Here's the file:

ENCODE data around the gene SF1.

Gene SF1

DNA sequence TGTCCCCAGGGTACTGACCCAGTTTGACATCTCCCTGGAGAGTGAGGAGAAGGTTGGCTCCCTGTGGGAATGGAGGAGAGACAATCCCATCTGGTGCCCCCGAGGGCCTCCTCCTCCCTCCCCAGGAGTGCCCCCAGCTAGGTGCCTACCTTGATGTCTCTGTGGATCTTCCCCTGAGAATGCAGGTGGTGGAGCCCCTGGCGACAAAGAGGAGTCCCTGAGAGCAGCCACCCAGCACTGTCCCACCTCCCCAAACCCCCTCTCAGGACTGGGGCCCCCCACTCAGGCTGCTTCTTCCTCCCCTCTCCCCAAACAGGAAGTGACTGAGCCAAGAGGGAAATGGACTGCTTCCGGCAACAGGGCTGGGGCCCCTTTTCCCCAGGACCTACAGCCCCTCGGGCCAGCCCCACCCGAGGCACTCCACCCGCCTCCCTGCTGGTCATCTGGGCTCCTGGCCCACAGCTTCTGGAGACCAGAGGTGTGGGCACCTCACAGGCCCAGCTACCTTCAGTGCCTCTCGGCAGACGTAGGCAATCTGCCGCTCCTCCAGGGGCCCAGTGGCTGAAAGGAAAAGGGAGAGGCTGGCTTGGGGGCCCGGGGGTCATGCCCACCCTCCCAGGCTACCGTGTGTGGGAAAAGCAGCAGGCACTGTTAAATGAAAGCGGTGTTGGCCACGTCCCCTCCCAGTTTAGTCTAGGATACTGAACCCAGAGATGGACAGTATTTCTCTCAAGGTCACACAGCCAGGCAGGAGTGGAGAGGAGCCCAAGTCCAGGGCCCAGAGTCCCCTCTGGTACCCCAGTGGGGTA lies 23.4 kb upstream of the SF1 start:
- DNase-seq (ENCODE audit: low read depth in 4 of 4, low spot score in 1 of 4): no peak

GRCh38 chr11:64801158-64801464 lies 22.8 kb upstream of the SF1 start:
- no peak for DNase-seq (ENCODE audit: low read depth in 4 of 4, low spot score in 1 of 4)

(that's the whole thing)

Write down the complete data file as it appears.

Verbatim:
ENCODE data around the gene SF1.

Gene SF1

DNA sequence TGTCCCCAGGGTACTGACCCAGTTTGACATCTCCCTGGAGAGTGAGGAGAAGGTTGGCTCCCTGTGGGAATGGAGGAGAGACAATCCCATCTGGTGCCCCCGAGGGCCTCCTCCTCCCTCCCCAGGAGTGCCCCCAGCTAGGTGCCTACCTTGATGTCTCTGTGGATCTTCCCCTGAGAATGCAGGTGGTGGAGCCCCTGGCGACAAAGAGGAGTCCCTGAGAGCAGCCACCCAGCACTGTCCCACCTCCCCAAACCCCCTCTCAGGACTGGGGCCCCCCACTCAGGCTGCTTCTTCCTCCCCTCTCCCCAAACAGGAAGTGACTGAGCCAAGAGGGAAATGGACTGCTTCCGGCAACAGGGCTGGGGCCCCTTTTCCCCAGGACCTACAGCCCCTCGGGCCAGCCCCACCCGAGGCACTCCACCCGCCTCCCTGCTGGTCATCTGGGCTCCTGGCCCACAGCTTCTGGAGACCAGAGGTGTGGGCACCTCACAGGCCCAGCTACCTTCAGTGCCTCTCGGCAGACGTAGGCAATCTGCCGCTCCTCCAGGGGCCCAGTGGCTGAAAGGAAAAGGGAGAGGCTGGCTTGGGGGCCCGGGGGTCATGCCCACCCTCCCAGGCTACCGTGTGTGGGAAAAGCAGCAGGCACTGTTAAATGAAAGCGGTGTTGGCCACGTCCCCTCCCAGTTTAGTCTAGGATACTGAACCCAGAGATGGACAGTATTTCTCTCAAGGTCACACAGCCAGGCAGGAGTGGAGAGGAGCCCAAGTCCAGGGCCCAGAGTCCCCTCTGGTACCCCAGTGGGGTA lies 23.4 kb upstream of the SF1 start:
- DNase-seq (ENCODE audit: low read depth in 4 of 4, low spot score in 1 of 4): no peak

GRCh38 chr11:64801158-64801464 lies 22.8 kb upstream of the SF1 start:
- no peak for DNase-seq (ENCODE audit: low read depth in 4 of 4, low spot score in 1 of 4)